(Bloomberg) -- Treasury Secretary Steven Mnuchin urged members of Congress Wednesday to increase the U.S. debt ceiling before taking their August recess, as the Trump administration warned that tax receipts were coming in slower than expected.
"I think it’s absolutely important that this is passed before the August recess and the sooner the better,” Mnuchin told members of the House Ways and Means Committee in Washington.
Earlier Wednesday, White House Budget Director Mick Mulvaney told the House Budget Committee that Mnuchin alerted him about the tax receipts, an indication that a date for increasing the limit might be moved up from a prior estimate that it would have to be raised in October or November.
Mulvaney said Mnuchin may soon announce when so-called extraordinary measures for keeping spending below the debt limit are expected to run out.
Mulvaney said he met Tuesday with Mnuchin to discuss the debt ceiling and that further meetings are planned on strategy and timing of an increase after Gary Cohn, director of the U.S. National Economic Council, returns from abroad.
Second-ranking Senate Republican John Cornyn of Texas said his chamber should be able to pass a debt ceiling increase by August. He said Wednesday’s comments from the administration were the first he had heard the timeline may move up.
"I think we need to adjust our schedule accordingly," Cornyn said.
Representative John Yarmuth, the top Democrat on the House Budget Committee, said, “We want to get this done as soon as possible. We are ready to talk."
Mnuchin told the Ways and Means panel he wants a "clean" debt ceiling increase not attached to entitlement cuts or other fiscal policy changes.
“We can all discuss how we cut spending in the future and how we deal with the budgets going forward," Mnuchin said, "but it is absolutely critical that where we spent money, that we keep the credit of the United States as the most critical issue.”
President Donald Trump’s administration is "very concerned" that the national debt has risen from $10 trillion to almost $20 trillion over the past eight years, the Treasury secretary said.
The $19.809 trillion national debt limit came back into effect on March 15 after being suspended by Congress in 2015. Trump’s budget request estimates that the debt subject to the limit would rise to $21.067 trillion by the end of 2018 and to $24.658 trillion by 2027.
‘Noisy, Messy and Complex’
Wall Street’s main credit-rating companies have said they’re confident an agreement will be reached in time.
"Our fundamental assumption is that even though the politics around raising the debt limit can be noisy, messy and complex, the U.S. has a track record of always managing to get it done," Sarah Carlson, a senior analyst at Moody’s Investors Service, said this week. "We would not have the U.S. with a Aaa rating if we didn’t.”
Democrats on the Ways and Means Committee applauded Mnuchin for calling for a clean increase, warning that any repeat of Republicans’ attempt in 2011 to use the debt ceiling to force a budget-cutting agreement would damage the economy.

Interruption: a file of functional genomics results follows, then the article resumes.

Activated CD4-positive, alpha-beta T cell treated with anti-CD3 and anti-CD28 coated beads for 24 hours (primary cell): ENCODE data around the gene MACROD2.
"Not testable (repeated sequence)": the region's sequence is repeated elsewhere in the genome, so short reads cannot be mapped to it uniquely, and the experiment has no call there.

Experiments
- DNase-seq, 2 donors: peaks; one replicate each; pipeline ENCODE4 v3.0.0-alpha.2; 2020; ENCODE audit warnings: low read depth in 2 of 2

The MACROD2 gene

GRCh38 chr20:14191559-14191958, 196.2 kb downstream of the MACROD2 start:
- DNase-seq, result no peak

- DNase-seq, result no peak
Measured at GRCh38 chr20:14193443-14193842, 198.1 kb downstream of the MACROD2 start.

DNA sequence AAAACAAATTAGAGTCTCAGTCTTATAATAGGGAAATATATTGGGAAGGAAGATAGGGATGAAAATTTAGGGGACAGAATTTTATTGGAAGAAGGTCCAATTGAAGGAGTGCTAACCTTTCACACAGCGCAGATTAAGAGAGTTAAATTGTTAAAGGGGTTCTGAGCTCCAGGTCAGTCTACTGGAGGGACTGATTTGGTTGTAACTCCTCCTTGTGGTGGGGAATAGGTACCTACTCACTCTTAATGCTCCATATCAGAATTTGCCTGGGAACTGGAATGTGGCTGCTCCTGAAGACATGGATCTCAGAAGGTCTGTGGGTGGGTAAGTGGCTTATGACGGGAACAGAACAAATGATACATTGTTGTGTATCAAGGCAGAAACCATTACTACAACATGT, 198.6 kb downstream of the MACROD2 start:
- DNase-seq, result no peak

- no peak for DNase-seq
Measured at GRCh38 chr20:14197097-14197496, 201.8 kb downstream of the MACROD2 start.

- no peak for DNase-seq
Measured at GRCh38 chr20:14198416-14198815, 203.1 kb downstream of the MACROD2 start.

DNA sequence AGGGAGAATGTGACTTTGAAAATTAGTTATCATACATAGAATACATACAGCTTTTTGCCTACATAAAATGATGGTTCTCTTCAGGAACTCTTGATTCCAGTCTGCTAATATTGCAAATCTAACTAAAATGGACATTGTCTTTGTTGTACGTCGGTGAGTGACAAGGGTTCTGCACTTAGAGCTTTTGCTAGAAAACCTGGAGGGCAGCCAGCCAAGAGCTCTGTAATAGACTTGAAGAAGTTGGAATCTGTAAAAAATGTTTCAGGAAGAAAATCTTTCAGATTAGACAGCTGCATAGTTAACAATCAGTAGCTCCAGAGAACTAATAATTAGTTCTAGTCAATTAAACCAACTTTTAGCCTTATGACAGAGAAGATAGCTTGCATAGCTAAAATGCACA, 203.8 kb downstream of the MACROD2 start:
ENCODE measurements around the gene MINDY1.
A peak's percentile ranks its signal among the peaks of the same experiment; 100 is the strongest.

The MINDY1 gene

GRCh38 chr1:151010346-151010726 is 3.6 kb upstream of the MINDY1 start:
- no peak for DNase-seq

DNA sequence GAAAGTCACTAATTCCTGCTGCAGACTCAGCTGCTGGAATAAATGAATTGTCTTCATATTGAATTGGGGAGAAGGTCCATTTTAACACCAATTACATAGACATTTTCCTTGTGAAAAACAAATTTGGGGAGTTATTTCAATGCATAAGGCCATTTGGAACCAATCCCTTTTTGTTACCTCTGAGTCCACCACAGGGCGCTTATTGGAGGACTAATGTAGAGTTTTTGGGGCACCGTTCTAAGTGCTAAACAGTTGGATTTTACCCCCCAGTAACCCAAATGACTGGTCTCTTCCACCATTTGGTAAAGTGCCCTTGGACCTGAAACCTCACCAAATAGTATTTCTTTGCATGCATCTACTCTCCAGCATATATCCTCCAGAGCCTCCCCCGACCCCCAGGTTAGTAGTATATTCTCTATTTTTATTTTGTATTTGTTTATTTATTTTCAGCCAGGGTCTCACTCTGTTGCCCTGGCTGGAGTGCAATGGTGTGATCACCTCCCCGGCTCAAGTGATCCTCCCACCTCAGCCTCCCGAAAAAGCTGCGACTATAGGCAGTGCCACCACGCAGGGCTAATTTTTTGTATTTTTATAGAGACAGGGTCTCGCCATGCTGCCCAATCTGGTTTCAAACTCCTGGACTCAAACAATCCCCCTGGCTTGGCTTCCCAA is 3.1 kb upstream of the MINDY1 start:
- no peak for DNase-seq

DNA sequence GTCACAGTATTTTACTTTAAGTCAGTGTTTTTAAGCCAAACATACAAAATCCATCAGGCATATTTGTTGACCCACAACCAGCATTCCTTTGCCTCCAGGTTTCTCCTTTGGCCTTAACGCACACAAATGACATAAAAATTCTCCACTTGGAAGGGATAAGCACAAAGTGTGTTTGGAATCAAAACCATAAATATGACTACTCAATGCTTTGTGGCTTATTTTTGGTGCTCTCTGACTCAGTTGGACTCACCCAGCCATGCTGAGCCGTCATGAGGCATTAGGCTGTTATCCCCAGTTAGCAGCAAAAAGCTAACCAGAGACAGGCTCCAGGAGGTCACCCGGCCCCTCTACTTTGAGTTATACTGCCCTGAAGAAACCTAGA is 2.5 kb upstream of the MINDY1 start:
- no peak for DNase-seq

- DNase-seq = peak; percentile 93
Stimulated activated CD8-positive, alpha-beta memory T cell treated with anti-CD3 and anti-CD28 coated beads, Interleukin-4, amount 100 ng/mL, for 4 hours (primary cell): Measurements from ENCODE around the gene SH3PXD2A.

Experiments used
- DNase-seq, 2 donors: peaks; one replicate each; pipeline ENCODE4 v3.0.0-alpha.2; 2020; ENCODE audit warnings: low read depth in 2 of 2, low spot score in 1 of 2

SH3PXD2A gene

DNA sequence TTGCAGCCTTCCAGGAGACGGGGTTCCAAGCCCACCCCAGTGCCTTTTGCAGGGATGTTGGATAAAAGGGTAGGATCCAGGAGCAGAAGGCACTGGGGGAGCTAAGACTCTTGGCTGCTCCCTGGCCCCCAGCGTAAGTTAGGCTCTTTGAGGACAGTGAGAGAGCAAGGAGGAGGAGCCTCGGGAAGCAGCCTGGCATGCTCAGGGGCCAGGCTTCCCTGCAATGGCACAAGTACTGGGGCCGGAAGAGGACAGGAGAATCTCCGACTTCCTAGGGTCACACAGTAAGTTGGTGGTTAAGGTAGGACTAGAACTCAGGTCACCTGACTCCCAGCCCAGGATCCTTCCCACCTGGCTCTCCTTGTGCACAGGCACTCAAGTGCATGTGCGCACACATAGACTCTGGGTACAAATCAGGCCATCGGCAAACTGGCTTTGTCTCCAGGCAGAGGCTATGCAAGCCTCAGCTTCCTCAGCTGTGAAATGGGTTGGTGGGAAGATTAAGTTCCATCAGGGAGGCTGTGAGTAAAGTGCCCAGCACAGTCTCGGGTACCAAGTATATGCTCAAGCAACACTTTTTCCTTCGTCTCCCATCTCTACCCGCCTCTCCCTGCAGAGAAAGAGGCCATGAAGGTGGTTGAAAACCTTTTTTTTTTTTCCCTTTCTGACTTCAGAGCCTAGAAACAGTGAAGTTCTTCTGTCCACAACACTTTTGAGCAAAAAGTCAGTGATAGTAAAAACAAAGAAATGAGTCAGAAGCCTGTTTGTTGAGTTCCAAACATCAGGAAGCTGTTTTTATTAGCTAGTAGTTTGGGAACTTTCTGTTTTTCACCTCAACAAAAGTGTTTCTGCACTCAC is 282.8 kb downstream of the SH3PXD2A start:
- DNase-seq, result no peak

"The gaming and politics that could take place could be a calamity for the country," said Representative John Larson of Connecticut.
Mulvaney, during his Senate confirmation hearing, floated the idea of using the debt limit to force Congress to accept spending cuts.
Problems for Ryan
Advancing the date for action on the debt limit could present problems for House Speaker Paul Ryan and other Republican congressional leaders.
Republicans control the House, but a number of of their members -- particularly about three dozen members of the conservative House Freedom Caucus -- have opposed raising the limit, meaning that GOP leaders have had to rely on votes from Democrats to help pass such a measure.
The Freedom Caucus said in a statement Wednesday it will demand, as it has previously, that any debt limit increase be paired with measures to cut or cap spending to help balance the budget in the near future. The group said Congress should address the matter before August.
In the 2015 vote, 167 Republicans opposed the debt-limit suspension measure, which passed 266-167 with Democrats providing 187 "yes" votes.
Republican Representative Jim Jordan of Ohio, a founding member of the Freedom Caucus, said in an emailed statement, “Secretary Mnuchin is right. We’ve known that we are approaching our debt limit for a long time, and the responsible thing to do is address it early and avoid a last-minute crisis."
"But any debt limit increase should be paired with meaningful spending cuts to address our debt," Jordan said.
Democrats have argued that raising the debt ceiling to allow the nation to pay its bills is a must-pass to avoid financial chaos, and that it should be carried out in a measure unattached to policy riders.
Still, second-ranking Senate Democrat Dick Durbin said in an interview, "We don’t want to see default. If they need our votes, then we need to talk about some priorities." Asked whether that might include Obamacare subsidies that Trump has threatened to halt, Durbin said, "We don’t want to see the health-care system of America in danger."